Press Release


Virginia’s Most Endangered Historic Places 2015

May 18, 2015

Additional site-specific media contacts:

1. Sweet Briar College
Elizabeth Kostelny, Executive Director, Preservation Virginia, (804) 648-1889 X 306;

Charlotte Bonini, Sweet Briar College Alumnae Association / Saving Sweet Briar Inc., (703) 206-8702,

2. Abijah Thomas Octagon House
Justin Sarafin, Director of Preservation Initiatives and Engagement, Preservation Virginia, (434) 260-1804;

Nancy Smith, Octagon House Foundation, (276) 783-3723,

3. Gibson Cottage
Elizabeth Kostelny, Executive Director, Preservation Virginia, (804) 648-1889 X 306;

Ruth Selden-Sturgill, (540) 839-2520,

Philip Deemer, Preservation Bath, 540-839-2355,

4. Jamestown Road Houses
Justin Sarafin, Director of Preservation Initiatives and Engagement, Preservation Virginia, (434) 260-1804;

Susan L. Buck, (757) 220-0170,

John Alewynse, (757) 229-0340,

5. The Town of Port Royal
Louis Malon, Director of Preservation Services, Preservation Virginia, (804) 514-9394;

Carolyn Davis (804) 742-5654,

6. Taylor-Whittle House
Justin Sarafin, Director of Preservation Initiatives and Engagement, Preservation Virginia, (434) 260-1804;

Joyce McKeever, Norfolk Historical Society, (757) 418-3115,

7. Historic Courthouses and Courthouse Squares
Sonja Ingram, Field Representative, Preservation Virginia, (434) 770-1209;

(Augusta County) Frank Strassler, Historic Staunton Foundation, (540) 885-7676,

(Northampton County) Joan Wehner, Northampton His­­­toric Preservation Society, (757) 678-5864,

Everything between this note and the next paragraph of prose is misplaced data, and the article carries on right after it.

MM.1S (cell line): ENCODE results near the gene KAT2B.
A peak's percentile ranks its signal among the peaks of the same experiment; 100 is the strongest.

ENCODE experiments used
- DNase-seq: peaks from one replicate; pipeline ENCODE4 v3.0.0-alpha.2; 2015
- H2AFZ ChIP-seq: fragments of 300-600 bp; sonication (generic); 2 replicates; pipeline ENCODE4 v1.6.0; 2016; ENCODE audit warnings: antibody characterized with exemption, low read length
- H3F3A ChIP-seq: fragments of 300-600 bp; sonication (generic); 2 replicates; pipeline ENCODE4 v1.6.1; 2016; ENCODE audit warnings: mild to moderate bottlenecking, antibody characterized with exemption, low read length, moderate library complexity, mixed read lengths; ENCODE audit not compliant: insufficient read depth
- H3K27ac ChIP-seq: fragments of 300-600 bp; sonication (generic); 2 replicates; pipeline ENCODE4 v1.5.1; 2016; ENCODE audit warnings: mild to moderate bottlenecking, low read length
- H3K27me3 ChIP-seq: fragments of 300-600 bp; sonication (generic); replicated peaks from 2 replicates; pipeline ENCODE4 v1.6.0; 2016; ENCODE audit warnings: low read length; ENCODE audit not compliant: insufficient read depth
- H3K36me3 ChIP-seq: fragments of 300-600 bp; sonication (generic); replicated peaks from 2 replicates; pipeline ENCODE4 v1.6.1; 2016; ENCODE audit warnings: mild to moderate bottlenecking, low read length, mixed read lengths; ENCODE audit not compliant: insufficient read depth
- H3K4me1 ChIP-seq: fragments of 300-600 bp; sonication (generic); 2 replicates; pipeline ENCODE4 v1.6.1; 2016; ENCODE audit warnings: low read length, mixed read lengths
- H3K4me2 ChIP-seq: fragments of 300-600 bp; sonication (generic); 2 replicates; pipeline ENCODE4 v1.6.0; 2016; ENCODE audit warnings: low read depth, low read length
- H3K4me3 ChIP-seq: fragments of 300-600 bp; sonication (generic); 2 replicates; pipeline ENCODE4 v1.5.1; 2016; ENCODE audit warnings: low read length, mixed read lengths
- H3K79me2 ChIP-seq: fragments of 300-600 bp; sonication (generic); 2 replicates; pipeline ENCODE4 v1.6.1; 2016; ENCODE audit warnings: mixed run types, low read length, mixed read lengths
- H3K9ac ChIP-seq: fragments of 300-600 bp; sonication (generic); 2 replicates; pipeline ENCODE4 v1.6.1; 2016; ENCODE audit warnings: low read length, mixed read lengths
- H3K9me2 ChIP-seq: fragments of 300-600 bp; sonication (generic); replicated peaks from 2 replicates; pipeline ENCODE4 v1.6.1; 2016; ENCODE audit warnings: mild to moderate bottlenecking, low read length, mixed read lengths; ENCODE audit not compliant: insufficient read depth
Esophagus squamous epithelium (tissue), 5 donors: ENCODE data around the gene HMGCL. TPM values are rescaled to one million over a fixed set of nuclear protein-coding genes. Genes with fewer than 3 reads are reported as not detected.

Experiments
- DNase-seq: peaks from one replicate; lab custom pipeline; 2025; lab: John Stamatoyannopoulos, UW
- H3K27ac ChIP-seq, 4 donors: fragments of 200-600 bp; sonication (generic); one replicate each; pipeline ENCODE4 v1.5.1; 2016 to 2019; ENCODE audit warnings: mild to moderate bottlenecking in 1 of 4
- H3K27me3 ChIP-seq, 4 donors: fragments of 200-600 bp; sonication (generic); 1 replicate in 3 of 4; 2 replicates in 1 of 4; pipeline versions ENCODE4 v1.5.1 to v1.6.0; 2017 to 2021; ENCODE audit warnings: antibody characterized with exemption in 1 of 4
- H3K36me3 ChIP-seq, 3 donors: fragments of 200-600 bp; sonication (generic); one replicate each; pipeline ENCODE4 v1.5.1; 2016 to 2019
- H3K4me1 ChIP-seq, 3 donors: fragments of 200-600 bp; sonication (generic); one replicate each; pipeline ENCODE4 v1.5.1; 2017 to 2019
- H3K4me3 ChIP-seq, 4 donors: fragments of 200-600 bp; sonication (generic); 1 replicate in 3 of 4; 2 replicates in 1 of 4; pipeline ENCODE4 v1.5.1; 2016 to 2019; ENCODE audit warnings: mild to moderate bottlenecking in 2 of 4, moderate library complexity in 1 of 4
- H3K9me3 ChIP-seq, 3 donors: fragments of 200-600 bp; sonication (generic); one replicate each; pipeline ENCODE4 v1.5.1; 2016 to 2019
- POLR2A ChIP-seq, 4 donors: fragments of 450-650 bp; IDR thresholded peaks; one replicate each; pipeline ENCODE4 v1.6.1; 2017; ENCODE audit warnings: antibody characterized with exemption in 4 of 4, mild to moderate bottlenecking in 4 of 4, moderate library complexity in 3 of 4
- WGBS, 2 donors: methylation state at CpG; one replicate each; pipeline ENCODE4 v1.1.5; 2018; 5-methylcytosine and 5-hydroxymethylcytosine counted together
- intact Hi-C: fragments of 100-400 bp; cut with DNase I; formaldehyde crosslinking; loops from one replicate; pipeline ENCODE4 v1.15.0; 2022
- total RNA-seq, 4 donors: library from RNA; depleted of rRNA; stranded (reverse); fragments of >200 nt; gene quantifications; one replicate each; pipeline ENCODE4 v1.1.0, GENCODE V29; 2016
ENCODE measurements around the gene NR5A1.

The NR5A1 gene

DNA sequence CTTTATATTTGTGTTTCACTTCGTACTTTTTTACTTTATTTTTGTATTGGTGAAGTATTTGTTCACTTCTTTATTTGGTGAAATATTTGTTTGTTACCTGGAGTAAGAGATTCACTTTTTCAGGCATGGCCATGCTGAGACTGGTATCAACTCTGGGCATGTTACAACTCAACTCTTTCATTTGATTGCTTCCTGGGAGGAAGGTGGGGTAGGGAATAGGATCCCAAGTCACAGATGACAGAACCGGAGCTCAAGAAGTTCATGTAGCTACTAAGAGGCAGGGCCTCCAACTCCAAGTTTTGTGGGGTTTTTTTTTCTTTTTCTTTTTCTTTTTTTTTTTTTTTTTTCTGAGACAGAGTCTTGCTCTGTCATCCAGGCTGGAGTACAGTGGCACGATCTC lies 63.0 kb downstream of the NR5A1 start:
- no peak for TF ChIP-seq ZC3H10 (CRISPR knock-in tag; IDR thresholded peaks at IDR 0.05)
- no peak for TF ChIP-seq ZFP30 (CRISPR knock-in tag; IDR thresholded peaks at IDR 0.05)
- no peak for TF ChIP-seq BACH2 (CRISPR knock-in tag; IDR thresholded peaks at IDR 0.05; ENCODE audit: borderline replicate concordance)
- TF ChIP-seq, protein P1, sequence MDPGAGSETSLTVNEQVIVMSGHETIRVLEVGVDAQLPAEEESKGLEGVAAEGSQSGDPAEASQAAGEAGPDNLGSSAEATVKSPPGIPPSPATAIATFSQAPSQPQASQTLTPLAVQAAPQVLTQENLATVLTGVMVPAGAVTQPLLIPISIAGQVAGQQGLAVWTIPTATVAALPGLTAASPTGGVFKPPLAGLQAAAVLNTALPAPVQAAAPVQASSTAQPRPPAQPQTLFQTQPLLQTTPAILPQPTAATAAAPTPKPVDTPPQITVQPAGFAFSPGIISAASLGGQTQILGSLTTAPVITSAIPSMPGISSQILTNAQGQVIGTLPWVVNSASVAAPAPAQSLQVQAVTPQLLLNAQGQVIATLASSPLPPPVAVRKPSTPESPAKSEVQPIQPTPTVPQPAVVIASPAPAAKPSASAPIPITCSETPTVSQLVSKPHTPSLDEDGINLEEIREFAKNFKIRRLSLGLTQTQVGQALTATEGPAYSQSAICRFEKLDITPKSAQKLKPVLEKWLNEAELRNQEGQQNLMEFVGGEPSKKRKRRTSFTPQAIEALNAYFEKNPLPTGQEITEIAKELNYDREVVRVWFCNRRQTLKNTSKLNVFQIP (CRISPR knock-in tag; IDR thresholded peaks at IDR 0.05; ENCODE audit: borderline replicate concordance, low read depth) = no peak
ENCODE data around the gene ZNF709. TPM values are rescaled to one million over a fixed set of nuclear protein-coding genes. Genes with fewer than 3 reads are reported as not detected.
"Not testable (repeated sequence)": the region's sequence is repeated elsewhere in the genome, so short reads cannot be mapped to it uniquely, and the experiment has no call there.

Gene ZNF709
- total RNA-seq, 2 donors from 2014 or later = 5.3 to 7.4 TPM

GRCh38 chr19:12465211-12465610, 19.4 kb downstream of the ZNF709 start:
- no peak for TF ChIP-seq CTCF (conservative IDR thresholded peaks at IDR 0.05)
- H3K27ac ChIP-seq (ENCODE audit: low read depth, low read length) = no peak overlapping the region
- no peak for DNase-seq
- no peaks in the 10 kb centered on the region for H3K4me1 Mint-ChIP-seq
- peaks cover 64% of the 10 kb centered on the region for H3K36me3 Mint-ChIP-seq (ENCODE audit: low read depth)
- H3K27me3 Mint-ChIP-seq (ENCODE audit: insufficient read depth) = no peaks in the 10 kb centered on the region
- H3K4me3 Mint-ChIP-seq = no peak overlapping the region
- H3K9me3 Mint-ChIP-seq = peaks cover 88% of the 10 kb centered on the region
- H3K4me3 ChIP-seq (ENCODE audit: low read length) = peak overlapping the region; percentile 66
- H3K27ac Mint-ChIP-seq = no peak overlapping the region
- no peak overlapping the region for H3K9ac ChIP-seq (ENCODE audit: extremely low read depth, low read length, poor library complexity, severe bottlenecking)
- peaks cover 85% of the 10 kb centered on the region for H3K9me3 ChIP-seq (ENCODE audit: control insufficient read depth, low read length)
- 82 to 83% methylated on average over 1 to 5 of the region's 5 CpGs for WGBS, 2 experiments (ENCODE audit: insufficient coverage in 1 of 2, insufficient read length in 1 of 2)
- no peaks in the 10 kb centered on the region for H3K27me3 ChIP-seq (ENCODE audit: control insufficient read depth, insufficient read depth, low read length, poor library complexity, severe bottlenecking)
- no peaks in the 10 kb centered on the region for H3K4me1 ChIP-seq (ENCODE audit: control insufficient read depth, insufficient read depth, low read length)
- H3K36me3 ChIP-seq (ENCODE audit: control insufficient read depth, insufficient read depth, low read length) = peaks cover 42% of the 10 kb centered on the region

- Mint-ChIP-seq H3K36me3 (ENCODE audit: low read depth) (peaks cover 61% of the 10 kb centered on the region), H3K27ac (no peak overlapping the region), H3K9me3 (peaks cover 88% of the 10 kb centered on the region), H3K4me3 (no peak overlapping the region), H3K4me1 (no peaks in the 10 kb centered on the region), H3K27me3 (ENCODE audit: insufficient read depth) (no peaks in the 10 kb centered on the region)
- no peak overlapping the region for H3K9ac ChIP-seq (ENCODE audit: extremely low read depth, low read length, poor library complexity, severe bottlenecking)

(Northampton County) Nan Bennett, 757-999-1299;  


For the eleventh consecutive year, Preservation Virginia presents a list of Virginia’s Most Endangered Historic Places to raise awareness of places that face imminent or sustained threats to their integrity, or in some cases, their very survival. This listing is intended to bring attention to the threats described and to encourage individuals and organizations to continue to advocate for and come to reasonable solutions about the protection and preservation of Virginia’s irreplaceable historic resources.

Preservation Virginia believes that each historic place listed has potential to strengthen local communities by pursuing historic tax credits, creating jobs, preserving local characteristics and attracting new residents.

Sweet Briar College’s Campus – Amherst, Virginia 

Significance: Sweet Briar College was founded near Lynchburg in 1901 as a women’s college by Indiana Fletcher Williams in memory of her only daughter, Daisy. The original 3,300-acre campus, including buildings designed by Ralph Adams Cram, is still intact. The Sweet Briar College Historic District is comprised of twenty‐one of the campus’ oldest buildings listed on the Virginia Landmarks Register and the National Register of Historic Places. The Italianate Sweet Briar House, transformed by Elijah Fletcher in 1851‐52, is also listed. Other resources include a slave cemetery and dwellings, scenic viewsheds, conservation areas and old growth forests.